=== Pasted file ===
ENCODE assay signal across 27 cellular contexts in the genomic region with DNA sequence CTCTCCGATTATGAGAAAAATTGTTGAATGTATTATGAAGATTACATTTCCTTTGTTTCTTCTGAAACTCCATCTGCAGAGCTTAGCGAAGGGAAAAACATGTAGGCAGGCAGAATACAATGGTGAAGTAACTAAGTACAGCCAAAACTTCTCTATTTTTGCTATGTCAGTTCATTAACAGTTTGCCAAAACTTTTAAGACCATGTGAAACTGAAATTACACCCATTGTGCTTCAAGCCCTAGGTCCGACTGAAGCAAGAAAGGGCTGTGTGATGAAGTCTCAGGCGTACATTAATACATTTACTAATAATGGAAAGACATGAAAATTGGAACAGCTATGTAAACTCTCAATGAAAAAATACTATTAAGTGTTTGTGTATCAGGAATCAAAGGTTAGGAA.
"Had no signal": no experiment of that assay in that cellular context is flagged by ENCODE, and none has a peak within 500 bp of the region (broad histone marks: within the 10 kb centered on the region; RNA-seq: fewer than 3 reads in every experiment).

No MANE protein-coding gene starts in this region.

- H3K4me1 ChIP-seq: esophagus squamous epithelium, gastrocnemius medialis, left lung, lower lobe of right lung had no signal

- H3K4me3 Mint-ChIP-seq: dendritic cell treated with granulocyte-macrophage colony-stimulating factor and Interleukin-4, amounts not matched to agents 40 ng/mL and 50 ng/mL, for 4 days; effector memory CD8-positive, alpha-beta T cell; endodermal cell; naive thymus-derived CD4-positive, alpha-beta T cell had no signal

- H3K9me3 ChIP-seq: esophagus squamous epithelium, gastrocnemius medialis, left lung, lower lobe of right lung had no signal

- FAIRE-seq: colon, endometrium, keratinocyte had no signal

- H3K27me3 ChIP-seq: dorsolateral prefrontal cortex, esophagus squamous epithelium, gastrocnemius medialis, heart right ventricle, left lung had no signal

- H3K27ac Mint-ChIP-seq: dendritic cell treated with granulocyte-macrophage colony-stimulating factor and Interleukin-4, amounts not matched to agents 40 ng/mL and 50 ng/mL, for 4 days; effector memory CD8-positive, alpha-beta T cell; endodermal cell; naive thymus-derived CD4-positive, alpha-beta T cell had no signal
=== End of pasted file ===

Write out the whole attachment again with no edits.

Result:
ENCODE assay signal across 27 cellular contexts in the genomic region with DNA sequence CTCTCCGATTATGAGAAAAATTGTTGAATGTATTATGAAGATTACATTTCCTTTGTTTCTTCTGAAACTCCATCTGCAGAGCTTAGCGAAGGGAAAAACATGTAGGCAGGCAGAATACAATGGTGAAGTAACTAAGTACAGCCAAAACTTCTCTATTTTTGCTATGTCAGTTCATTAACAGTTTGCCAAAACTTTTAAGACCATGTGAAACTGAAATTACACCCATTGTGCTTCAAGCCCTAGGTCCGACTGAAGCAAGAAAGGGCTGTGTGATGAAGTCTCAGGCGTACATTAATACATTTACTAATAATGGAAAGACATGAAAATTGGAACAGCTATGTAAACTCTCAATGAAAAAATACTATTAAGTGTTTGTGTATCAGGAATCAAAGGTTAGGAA.
"Had no signal": no experiment of that assay in that cellular context is flagged by ENCODE, and none has a peak within 500 bp of the region (broad histone marks: within the 10 kb centered on the region; RNA-seq: fewer than 3 reads in every experiment).

No MANE protein-coding gene starts in this region.

- H3K4me1 ChIP-seq: esophagus squamous epithelium, gastrocnemius medialis, left lung, lower lobe of right lung had no signal

- H3K4me3 Mint-ChIP-seq: dendritic cell treated with granulocyte-macrophage colony-stimulating factor and Interleukin-4, amounts not matched to agents 40 ng/mL and 50 ng/mL, for 4 days; effector memory CD8-positive, alpha-beta T cell; endodermal cell; naive thymus-derived CD4-positive, alpha-beta T cell had no signal

- H3K9me3 ChIP-seq: esophagus squamous epithelium, gastrocnemius medialis, left lung, lower lobe of right lung had no signal

- FAIRE-seq: colon, endometrium, keratinocyte had no signal

- H3K27me3 ChIP-seq: dorsolateral prefrontal cortex, esophagus squamous epithelium, gastrocnemius medialis, heart right ventricle, left lung had no signal

- H3K27ac Mint-ChIP-seq: dendritic cell treated with granulocyte-macrophage colony-stimulating factor and Interleukin-4, amounts not matched to agents 40 ng/mL and 50 ng/mL, for 4 days; effector memory CD8-positive, alpha-beta T cell; endodermal cell; naive thymus-derived CD4-positive, alpha-beta T cell had no signal